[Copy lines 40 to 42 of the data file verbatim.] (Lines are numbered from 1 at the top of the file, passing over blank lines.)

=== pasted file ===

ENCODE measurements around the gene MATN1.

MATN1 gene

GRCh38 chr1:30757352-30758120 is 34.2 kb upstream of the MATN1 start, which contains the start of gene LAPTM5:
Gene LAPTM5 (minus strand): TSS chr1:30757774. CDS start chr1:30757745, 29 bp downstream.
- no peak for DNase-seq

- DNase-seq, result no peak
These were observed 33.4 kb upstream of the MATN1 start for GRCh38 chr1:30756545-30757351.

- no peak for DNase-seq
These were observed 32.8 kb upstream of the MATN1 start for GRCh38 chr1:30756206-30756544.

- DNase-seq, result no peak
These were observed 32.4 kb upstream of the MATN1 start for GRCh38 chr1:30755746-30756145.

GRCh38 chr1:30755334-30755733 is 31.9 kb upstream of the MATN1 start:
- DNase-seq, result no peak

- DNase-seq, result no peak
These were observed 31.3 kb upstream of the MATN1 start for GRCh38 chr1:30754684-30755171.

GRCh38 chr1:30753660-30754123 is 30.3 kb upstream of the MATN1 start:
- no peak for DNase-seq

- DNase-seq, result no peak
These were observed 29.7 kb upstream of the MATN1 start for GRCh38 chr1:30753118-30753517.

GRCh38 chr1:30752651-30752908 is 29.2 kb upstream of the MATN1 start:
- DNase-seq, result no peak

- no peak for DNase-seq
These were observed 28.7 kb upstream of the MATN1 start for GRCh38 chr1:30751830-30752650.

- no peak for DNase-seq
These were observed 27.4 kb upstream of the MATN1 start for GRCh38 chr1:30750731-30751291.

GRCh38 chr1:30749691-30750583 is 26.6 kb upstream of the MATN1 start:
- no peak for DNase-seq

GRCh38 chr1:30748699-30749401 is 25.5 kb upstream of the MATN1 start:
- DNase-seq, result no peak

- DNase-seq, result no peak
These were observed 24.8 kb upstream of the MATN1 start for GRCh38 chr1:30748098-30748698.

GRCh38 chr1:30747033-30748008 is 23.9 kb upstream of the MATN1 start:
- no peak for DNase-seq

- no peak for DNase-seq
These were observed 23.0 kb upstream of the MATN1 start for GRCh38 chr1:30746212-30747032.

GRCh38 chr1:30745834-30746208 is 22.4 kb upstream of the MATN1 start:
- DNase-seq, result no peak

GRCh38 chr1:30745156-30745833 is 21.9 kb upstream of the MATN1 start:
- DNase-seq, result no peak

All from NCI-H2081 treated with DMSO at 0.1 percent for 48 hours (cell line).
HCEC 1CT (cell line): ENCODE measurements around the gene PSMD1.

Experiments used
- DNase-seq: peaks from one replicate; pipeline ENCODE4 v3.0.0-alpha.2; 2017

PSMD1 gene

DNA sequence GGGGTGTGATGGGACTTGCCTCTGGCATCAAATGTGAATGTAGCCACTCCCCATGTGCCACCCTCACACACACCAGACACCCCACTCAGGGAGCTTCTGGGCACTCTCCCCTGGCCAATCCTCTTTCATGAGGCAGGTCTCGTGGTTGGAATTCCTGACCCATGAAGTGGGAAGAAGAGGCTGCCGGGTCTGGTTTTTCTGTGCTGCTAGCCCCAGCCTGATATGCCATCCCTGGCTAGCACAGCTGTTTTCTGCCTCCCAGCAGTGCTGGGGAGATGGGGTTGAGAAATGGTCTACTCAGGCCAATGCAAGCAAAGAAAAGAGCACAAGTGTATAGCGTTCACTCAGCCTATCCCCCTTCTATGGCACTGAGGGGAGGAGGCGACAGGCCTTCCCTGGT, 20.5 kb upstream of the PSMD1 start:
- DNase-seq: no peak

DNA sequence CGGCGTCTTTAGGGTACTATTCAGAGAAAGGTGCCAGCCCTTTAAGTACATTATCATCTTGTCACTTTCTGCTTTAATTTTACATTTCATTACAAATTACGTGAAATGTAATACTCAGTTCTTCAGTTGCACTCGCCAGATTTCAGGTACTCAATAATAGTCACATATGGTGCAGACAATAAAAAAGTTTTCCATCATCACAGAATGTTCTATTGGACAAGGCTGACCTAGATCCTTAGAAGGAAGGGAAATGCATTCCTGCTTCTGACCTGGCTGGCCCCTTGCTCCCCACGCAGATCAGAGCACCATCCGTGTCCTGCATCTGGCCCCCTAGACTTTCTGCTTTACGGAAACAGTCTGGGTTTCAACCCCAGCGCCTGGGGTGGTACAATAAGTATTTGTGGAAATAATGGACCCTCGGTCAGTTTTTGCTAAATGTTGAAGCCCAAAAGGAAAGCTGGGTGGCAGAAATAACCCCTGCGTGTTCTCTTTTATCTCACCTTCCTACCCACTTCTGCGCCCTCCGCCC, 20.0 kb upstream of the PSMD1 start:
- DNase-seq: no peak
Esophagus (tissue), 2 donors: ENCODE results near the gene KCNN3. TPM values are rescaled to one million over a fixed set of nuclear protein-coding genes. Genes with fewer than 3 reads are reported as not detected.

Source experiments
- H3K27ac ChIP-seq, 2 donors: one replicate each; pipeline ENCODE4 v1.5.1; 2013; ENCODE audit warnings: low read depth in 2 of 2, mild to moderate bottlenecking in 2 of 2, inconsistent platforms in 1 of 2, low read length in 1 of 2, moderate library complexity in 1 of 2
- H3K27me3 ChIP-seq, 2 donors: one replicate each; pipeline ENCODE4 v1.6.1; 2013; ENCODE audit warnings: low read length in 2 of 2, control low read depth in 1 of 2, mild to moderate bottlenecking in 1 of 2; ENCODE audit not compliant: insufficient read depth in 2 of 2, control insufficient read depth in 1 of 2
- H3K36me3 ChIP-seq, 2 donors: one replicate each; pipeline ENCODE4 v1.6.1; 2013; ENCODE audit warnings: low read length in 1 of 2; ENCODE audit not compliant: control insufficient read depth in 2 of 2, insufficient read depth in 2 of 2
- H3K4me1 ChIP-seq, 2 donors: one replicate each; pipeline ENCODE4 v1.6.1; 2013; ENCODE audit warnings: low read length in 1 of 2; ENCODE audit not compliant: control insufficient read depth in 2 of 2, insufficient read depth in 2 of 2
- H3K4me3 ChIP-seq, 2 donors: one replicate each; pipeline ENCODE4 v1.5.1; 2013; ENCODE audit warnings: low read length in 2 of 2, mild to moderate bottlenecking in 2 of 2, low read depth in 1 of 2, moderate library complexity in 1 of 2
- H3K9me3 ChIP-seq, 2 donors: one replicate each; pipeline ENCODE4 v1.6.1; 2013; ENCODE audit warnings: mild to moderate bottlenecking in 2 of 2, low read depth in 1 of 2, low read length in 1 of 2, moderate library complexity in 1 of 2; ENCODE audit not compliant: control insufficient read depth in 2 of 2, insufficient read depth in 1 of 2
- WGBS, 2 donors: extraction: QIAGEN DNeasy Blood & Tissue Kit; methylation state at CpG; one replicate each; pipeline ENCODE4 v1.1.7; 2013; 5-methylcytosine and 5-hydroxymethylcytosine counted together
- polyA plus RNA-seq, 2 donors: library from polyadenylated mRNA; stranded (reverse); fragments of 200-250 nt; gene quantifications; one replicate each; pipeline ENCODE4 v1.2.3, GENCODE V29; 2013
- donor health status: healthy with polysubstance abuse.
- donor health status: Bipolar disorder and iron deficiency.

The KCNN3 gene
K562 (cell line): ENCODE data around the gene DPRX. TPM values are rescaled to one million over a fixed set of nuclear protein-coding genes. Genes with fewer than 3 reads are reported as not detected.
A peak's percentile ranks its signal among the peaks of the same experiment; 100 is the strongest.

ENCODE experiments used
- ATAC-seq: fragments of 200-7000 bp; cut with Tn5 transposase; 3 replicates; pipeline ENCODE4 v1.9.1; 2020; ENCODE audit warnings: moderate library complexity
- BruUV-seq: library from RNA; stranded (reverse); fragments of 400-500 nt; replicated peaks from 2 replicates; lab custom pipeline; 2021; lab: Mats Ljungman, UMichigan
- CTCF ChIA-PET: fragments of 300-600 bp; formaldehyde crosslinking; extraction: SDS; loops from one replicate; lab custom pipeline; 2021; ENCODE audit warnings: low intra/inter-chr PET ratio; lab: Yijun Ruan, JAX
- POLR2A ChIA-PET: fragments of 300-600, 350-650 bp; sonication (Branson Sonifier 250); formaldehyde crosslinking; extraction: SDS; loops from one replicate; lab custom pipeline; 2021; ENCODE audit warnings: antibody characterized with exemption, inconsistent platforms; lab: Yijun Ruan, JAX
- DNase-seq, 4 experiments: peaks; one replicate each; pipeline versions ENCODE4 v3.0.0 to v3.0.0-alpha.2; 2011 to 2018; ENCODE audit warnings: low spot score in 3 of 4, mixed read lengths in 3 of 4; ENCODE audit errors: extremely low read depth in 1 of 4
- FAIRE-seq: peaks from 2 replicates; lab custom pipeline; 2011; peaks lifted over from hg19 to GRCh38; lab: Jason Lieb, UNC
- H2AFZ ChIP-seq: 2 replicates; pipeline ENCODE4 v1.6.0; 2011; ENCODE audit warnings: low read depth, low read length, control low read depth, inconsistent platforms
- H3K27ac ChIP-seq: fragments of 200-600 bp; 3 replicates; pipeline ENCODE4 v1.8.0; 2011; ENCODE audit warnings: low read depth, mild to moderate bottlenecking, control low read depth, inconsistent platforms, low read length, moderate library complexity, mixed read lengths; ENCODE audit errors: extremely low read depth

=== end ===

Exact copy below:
All from NCI-H2081 treated with DMSO at 0.1 percent for 48 hours (cell line).
HCEC 1CT (cell line): ENCODE measurements around the gene PSMD1.

Experiments used